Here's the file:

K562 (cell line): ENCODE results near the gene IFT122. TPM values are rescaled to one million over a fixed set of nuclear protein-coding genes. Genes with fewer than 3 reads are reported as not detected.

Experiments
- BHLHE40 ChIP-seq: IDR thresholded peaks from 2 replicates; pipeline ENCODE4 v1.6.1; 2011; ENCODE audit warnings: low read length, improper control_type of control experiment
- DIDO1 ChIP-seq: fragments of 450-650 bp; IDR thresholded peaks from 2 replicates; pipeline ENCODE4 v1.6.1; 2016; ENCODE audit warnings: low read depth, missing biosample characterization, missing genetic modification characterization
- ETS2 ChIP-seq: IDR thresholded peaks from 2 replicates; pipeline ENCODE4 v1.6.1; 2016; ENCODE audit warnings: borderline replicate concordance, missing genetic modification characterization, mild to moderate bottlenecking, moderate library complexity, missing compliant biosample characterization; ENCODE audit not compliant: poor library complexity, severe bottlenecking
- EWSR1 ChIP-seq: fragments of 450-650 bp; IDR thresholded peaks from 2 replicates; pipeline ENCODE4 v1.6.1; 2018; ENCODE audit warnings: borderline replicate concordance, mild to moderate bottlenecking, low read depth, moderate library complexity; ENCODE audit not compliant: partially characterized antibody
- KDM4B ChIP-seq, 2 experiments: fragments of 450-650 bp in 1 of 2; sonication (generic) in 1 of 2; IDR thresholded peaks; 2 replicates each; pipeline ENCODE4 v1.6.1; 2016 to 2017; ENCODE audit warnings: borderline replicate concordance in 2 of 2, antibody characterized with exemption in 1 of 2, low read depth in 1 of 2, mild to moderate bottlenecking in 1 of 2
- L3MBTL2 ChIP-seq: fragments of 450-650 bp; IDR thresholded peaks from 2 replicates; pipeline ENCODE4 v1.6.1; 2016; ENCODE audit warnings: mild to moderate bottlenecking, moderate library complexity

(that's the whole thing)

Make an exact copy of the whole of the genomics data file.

K562 (cell line): ENCODE results near the gene IFT122. TPM values are rescaled to one million over a fixed set of nuclear protein-coding genes. Genes with fewer than 3 reads are reported as not detected.

Experiments
- BHLHE40 ChIP-seq: IDR thresholded peaks from 2 replicates; pipeline ENCODE4 v1.6.1; 2011; ENCODE audit warnings: low read length, improper control_type of control experiment
- DIDO1 ChIP-seq: fragments of 450-650 bp; IDR thresholded peaks from 2 replicates; pipeline ENCODE4 v1.6.1; 2016; ENCODE audit warnings: low read depth, missing biosample characterization, missing genetic modification characterization
- ETS2 ChIP-seq: IDR thresholded peaks from 2 replicates; pipeline ENCODE4 v1.6.1; 2016; ENCODE audit warnings: borderline replicate concordance, missing genetic modification characterization, mild to moderate bottlenecking, moderate library complexity, missing compliant biosample characterization; ENCODE audit not compliant: poor library complexity, severe bottlenecking
- EWSR1 ChIP-seq: fragments of 450-650 bp; IDR thresholded peaks from 2 replicates; pipeline ENCODE4 v1.6.1; 2018; ENCODE audit warnings: borderline replicate concordance, mild to moderate bottlenecking, low read depth, moderate library complexity; ENCODE audit not compliant: partially characterized antibody
- KDM4B ChIP-seq, 2 experiments: fragments of 450-650 bp in 1 of 2; sonication (generic) in 1 of 2; IDR thresholded peaks; 2 replicates each; pipeline ENCODE4 v1.6.1; 2016 to 2017; ENCODE audit warnings: borderline replicate concordance in 2 of 2, antibody characterized with exemption in 1 of 2, low read depth in 1 of 2, mild to moderate bottlenecking in 1 of 2
- L3MBTL2 ChIP-seq: fragments of 450-650 bp; IDR thresholded peaks from 2 replicates; pipeline ENCODE4 v1.6.1; 2016; ENCODE audit warnings: mild to moderate bottlenecking, moderate library complexity